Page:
The train journey from Kaunas can take anything between an hour and an hour and three quarters, and with that in mind I took an early fast train to Lithuania’s capital city.
The journey passed through some pretty flat countryside and quite different to where I come from: There were lots of trees and wooden farmhouses, one of which had a stork’s nest on its rooftop, an unusual sight for anyone from the UK to see.
Apparently, Lithuania has the biggest population of White Storks in the world, which is why it’s the country’s ‘National Bird’: They seem to be revered so much that March 25th is Stork Day when all sorts of rituals take place. Anyway, I digress.
I arrived at Vilnius railway station around 09.30 and made my way towards Ausros Gate, or better known in English as the Gates of Dawn.
The Gate gives entry into the Old Town, which is where most visitors to Vilnius head for, and which was bound to keep me occupied all day. The good thing is, that just a few streets lead straight through the Old Town down to where the Vilnia River meets the Neris near Cathedral Square and the Castle, where according to legend, the city was founded in 1323 by Gediminas, the Grand Duke of Lithuania.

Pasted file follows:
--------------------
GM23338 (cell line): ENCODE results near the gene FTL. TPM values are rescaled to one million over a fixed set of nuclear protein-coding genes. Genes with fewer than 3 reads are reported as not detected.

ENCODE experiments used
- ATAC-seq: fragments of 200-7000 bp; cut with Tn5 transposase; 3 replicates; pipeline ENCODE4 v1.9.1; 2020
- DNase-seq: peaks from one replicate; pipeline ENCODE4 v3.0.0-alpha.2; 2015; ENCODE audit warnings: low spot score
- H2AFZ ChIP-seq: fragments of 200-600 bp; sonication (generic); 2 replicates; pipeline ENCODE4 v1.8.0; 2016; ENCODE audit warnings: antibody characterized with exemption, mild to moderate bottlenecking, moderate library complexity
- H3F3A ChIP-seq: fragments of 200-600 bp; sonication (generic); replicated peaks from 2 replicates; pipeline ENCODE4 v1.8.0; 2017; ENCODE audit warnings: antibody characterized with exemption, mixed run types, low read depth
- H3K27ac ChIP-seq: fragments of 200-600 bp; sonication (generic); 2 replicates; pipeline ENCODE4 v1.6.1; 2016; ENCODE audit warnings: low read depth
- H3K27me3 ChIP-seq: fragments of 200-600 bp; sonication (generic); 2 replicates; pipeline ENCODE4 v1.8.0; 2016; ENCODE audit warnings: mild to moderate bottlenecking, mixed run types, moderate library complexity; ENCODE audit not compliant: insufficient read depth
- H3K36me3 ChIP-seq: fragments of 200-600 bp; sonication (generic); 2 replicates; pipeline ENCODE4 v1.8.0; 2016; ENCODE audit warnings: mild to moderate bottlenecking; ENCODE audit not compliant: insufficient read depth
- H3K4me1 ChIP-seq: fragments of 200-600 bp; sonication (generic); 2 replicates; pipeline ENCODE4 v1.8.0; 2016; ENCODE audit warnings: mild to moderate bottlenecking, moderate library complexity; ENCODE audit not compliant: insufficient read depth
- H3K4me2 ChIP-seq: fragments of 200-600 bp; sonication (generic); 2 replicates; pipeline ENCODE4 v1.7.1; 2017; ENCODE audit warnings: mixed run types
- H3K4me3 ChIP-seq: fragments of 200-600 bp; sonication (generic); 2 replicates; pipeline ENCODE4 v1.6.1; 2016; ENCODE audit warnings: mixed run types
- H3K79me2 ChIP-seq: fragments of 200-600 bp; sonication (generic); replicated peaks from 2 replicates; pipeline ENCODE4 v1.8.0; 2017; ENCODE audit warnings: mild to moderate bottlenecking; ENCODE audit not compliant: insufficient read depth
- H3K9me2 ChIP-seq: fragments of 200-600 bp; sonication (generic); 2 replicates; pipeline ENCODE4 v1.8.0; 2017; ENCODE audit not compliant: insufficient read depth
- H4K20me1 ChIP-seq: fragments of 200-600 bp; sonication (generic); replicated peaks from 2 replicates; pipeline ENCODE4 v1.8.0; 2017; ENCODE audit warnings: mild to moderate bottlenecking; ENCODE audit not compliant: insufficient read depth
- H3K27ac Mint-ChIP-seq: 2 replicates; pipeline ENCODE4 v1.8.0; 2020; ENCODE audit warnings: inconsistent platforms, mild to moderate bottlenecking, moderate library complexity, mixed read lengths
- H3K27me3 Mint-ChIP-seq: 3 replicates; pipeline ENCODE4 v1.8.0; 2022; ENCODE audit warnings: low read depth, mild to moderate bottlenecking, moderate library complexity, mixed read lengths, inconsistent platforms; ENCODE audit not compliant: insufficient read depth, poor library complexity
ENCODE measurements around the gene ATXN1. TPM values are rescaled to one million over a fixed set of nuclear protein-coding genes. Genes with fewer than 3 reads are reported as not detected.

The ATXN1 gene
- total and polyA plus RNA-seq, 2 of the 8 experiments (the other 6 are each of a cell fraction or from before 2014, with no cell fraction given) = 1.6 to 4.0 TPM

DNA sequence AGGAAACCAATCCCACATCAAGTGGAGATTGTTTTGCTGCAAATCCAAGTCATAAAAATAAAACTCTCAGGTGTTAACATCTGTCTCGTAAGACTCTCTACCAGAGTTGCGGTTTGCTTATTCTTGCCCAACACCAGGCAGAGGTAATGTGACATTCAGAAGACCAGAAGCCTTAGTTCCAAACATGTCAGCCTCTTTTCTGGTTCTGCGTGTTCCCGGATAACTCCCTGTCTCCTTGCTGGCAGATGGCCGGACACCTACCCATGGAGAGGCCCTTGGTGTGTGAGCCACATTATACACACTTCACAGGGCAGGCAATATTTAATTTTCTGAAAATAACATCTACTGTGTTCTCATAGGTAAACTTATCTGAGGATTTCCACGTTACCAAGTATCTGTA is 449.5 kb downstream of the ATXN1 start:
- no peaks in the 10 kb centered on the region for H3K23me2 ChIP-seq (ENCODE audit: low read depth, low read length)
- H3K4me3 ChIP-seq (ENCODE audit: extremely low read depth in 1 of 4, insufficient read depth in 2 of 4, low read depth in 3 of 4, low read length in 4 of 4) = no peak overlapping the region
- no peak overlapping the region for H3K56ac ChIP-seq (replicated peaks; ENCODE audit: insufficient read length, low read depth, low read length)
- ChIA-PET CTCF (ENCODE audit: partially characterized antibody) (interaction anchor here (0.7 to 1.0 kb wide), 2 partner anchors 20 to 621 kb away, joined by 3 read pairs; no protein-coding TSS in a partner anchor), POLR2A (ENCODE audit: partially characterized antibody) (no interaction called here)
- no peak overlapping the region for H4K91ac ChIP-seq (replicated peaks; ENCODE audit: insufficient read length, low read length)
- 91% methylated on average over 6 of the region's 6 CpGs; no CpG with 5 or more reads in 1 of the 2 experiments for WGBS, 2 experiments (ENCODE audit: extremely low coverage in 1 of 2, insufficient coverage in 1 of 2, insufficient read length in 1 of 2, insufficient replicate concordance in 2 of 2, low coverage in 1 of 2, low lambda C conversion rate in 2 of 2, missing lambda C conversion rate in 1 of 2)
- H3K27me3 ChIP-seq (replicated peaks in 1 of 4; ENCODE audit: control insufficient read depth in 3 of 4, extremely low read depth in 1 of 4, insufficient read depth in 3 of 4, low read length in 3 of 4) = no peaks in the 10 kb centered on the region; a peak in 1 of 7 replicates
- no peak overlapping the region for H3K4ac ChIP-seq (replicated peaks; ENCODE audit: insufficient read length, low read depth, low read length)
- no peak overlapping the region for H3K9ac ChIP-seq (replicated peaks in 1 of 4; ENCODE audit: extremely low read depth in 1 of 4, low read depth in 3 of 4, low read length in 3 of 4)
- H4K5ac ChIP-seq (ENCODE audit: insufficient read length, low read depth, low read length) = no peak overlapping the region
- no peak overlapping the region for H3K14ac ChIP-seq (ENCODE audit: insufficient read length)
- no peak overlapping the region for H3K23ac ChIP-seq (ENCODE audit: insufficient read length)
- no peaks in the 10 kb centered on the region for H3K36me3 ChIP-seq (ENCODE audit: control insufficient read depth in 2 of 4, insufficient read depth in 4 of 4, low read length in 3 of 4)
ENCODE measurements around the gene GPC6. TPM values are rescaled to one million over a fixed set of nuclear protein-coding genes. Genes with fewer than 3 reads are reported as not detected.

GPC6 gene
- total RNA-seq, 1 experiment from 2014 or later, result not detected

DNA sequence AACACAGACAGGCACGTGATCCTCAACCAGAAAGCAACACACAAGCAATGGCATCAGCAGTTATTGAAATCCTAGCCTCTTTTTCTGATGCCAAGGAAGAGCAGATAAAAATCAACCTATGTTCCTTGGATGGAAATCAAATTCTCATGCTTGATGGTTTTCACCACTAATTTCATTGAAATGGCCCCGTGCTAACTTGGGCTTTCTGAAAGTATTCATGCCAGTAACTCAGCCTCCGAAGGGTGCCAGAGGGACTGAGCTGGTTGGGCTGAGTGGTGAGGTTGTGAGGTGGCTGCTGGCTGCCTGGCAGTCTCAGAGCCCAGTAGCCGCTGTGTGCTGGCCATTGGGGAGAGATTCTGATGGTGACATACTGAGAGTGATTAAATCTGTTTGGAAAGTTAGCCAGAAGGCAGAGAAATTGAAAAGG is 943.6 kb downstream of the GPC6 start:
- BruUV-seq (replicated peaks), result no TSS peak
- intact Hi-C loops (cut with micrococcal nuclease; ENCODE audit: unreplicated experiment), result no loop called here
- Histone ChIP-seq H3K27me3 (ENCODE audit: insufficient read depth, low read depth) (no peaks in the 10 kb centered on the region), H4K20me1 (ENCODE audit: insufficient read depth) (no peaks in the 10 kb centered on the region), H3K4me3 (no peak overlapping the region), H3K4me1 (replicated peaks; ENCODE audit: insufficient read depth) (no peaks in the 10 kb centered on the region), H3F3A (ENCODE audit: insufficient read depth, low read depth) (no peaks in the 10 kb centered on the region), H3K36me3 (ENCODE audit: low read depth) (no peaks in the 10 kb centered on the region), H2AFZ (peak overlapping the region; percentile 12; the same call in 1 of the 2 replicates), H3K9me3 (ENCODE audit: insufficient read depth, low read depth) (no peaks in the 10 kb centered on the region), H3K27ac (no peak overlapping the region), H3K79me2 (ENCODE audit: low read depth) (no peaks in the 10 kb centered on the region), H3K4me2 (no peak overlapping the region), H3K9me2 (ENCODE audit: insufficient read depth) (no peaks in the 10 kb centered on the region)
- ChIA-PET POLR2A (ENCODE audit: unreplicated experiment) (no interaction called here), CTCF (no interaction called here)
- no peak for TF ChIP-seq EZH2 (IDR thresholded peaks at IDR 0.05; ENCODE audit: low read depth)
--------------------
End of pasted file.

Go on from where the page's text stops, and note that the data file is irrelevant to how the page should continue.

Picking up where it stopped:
Kaunas was to be my first destination to the Baltic States, simply because it was the only place in that part of the world that I could fly to from my regional airport at the time. So, in the summer of 2012 I took off from Bristol not really knowing what to expect, so before I completely lose my marbles, here is an account of what I remember.
Kaunas is the second largest city in Lithuania with an urban population around the 400,000 mark, so it’s not surprising that we landed in the country’s second largest airport.
What did surprise me though was that it was so warm it was like arriving in Spain – and it was 10 o’clock at night.
I usually try to use public transport where possible, but on this occasion, I just jumped in a cab which took me directly to the hotel, which although it was called the Ibis Kaunas Centre, wasn’t quite in the city centre but convenient all the same.
The following morning, I was pleased to see the sun shining, and so after breakfast I didn’t waste any time in making my way past the Orthodox Church of the Annunciation to Laisves aleja.
Theme from Schindler’s List